- World powers express concern about a new report on Iran
- The British foreign secretary says Iran's actions are counter to regional change
- Iran's president says his nation "will not retreat an iota"
- The International Atomic Energy Agency report says Iran may be developing a nuclear bomb
World powers expressed alarm Wednesday about a critical report documenting Iran's progress toward making a nuclear bomb, with the British foreign secretary warning that his nation would take strong measures if the Islamic republic did not change direction.
In its most detailed report to date on the military dimensions of Iran's nuclear program, the International Atomic Energy Agency (IAEA) found no evidence that Iran has decided to actually build a bomb. But its nuclear program is more ambitious and structured, and more progress has been made than previously known, the report said.
"The agency has serious concerns regarding possible military dimensions to Iran's nuclear program," the report said. "After assessing carefully and critically the extensive information available to it, the agency finds the information to be, overall, credible. The information indicates that Iran has carried out activities relevant to the development of a nuclear explosive device."
British Foreign Secretary William Hague said Britain has extended a hand of reconciliation to Iran again and again. It is time, he said, for Iran to accept.
"We are prepared to have further talks, but only if Iran is prepared to engage in serious negotiations about its nuclear program without preconditions," Hague said. "If not, we must continue to increase the pressure and we are considering with our partners a range of additional measures to that effect."
Hague said Iran's actions run counter to the gains made by the Arab Spring, if not worse.
"They may threaten to undermine it, bringing about a nuclear arms race in the Middle East or the risk of conflict," he said.
According to the report, Iran is believed to have continued weapons research and technology development after 2003, when the intelligence community thought it had stopped. Instead of halting, it seems Iran took a hiatus, although the program has progressed at a more modest pace since then, the report said.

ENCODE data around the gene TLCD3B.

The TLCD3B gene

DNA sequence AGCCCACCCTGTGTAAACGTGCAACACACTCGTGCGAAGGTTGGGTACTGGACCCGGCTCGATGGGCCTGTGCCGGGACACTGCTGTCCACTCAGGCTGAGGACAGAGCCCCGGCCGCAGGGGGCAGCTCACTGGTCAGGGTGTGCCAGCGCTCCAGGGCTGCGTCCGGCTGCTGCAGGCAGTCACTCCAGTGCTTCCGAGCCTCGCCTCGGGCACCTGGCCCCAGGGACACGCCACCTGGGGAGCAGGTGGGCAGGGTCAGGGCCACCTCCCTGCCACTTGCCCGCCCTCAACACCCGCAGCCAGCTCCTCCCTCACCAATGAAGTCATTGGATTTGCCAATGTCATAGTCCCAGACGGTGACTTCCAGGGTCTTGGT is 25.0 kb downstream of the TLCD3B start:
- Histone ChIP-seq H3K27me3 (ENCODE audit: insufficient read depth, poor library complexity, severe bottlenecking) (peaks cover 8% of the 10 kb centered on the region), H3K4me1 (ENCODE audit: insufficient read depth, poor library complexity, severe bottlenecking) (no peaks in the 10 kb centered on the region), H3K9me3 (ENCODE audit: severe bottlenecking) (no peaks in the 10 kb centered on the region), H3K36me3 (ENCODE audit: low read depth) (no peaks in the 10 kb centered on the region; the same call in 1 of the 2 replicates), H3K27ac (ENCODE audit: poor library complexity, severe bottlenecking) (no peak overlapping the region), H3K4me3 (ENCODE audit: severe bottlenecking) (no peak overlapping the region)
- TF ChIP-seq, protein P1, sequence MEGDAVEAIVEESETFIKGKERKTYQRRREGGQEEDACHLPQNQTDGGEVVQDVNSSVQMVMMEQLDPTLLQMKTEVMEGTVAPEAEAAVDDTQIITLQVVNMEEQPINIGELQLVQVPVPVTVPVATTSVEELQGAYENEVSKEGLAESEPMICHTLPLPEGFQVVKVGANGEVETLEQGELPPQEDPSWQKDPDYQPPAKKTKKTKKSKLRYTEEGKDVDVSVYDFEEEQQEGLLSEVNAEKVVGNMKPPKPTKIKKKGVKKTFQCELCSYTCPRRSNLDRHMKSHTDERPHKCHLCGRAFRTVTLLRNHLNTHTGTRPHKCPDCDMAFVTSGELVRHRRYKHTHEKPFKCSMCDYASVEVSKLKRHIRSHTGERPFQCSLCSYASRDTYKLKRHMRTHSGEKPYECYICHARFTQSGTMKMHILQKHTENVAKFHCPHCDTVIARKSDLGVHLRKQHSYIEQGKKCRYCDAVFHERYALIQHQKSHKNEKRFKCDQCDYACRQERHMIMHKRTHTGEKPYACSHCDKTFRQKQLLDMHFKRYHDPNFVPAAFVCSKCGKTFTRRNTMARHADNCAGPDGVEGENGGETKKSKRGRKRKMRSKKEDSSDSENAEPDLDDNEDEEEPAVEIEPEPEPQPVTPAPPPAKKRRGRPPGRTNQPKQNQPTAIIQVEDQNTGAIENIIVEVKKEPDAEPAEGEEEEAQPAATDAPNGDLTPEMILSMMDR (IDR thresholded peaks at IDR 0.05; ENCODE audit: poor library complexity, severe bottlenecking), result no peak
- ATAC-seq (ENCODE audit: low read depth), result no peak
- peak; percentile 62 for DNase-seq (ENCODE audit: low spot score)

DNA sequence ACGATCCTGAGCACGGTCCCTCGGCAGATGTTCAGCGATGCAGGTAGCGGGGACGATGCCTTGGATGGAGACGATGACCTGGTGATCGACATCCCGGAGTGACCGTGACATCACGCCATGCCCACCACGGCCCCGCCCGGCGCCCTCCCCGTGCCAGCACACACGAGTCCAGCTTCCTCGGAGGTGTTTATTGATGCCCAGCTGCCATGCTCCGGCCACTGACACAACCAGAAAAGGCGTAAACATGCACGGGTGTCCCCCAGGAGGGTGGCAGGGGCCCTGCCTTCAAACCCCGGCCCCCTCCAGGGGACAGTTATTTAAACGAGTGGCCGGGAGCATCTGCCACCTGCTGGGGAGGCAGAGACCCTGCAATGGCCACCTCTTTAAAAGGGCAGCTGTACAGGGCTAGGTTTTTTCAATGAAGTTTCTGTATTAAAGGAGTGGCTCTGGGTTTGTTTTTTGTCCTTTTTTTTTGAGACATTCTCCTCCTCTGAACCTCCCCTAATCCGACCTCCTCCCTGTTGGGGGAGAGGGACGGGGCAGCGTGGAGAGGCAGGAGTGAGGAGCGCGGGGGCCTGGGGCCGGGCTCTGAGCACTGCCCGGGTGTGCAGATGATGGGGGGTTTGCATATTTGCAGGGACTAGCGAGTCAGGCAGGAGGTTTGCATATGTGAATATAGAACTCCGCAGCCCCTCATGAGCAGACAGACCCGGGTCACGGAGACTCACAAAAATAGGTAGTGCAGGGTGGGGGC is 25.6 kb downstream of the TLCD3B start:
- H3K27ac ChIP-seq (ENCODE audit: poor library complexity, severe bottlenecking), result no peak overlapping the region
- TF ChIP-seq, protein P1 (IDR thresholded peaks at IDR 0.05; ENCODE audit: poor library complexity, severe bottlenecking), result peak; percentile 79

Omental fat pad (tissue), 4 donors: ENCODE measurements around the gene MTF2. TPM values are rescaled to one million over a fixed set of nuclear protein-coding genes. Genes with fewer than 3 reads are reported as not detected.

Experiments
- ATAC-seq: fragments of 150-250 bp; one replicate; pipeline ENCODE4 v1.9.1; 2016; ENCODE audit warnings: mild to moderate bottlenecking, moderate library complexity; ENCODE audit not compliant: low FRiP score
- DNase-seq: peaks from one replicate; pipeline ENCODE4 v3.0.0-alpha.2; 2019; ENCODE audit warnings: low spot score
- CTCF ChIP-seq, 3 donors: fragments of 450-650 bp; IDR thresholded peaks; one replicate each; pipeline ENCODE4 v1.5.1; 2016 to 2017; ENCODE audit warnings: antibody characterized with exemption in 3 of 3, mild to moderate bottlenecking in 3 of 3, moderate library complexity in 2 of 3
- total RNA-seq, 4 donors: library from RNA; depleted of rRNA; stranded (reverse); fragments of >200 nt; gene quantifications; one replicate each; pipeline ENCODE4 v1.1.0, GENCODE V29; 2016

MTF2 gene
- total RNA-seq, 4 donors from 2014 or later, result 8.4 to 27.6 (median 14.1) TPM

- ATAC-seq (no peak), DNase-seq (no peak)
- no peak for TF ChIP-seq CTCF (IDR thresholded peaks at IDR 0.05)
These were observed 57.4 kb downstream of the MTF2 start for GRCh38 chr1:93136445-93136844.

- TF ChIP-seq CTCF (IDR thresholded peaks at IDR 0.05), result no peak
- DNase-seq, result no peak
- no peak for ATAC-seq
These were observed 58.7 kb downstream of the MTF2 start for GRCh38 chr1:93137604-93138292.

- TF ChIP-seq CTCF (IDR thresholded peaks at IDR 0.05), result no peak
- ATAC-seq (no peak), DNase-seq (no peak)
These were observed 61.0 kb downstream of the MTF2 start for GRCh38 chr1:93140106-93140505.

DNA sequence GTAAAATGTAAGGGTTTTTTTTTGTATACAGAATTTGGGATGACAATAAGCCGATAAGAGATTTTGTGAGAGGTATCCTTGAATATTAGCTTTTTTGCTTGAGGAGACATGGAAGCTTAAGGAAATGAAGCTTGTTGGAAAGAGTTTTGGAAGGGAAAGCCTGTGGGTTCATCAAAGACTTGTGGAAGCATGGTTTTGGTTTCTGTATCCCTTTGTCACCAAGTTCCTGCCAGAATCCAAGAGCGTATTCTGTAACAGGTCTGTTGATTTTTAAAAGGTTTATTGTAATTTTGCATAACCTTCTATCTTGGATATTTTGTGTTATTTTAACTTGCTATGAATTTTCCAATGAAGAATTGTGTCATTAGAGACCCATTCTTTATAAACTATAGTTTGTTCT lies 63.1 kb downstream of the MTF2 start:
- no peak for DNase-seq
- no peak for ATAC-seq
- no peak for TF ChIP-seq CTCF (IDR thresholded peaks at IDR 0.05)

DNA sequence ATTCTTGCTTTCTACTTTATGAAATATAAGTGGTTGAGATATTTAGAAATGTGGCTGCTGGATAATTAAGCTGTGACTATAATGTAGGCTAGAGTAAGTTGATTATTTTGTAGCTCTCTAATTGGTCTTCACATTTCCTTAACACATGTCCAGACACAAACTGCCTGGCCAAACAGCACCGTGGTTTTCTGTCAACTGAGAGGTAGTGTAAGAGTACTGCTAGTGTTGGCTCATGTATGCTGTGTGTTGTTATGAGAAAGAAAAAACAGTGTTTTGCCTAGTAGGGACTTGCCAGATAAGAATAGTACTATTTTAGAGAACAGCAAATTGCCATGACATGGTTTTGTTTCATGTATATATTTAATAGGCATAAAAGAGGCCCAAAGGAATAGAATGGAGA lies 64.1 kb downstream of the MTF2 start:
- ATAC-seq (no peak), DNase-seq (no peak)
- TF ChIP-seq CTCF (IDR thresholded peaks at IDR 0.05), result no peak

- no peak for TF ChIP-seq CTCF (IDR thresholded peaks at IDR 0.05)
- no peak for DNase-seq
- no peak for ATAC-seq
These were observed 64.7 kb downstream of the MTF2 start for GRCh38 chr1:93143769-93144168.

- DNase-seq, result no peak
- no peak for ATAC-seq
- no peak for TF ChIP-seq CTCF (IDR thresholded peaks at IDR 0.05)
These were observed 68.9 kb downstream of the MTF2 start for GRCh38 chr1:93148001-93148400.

Iran has always said its nuclear program is for peaceful purposes.
Iranian officials slammed the nuclear watchdog agency's report as a fabrication aimed at satisfying U.S. allegations about Iran's nuclear program.
"They are all armed to the teeth with nuclear weapons but, quite unashamedly, they accuse Iran of trying to acquire nuclear weapons," President Mahmoud Ahmadinejad said. "Know that this nation will not retreat an iota from its (position)."
A spokesman for the Foreign Ministry reiterated Iran's position that it is ready to come to the table but remains discouraged by what it perceives as outside pressure wrought on the IAEA.
"Negotiations will not work if there is outside pressure," Ramin Mehmanparast said. "If anyone thinks that they can create an advantage in negotiations by applying outside pressure, then they're making a mistake."
And Ali Asghar Soltanieh, the Iranian ambassador to the IAEA in Vienna, told CNN that Iran has been transparent. No other nation, he said, has allowed inspectors into facilities as Iran has. "We have nothing to hide."
"I assure you we do not have any nuclear weapons program," he said.
Soltanieh told CNN International's "Connect the World" that the report is not fair and balanced. And, he said, international sanctions have had no effect on his country's nuclear program.
"Let's stop this childish game," he said. "Let's come to the negotiating table."
After the latest report, however, top Republicans in the U.S. Congress called on President Barack Obama to ratchet up economic sanctions against Iran.
Rep. Mike Rogers, chairman of the House Intelligence Committee, raised the fear that Israel would attack Iranian nuclear facilities without further steps by the United States and its allies.
Israel, meanwhile, warned it will consider all options to confront its archnemesis.
"It's clear that Iran is trying to achieve a nuclear weapon and Iran needs to be stopped," said Tzipi Livni, an Israeli opposition leader and former foreign minister. "Iran needs to understand ... that all options are on the table."
Western powers have long suspected that Iran's nuclear program is geared toward weapons development. The United States is looking to increase the heat on Iran, including a possible strengthening of sanctions on Iran's financial and banking sectors and additional political pressure -- all of which could be applied by the United States alone or in coordination with other allies.
A statement from the French Foreign Ministry echoed British sentiment.
"France believes that it must make a breakthrough in strengthening diplomatic pressure on Iran," the statement said. "If Iran refuses to comply with the demands of the international community and denies any serious cooperation, we stand ready to adopt, with all the countries that will follow, sanctions of an unprecedented scale."
China Foreign Ministry spokesman Hong Lei said Iran bears the responsibilities of nuclear nonproliferation.
The United States also hopes international organizations, such as the United Nations, will take steps to further isolate Iran diplomatically.
However, Russian Deputy Foreign Minister Gennady Gatilov said Russia will not support new sanctions.
"The world community will see additional sanctions against Iran as an instrument of regime change in Tehran," Gatilov told the Interfax news agency Wednesday. "We cannot accept this approach."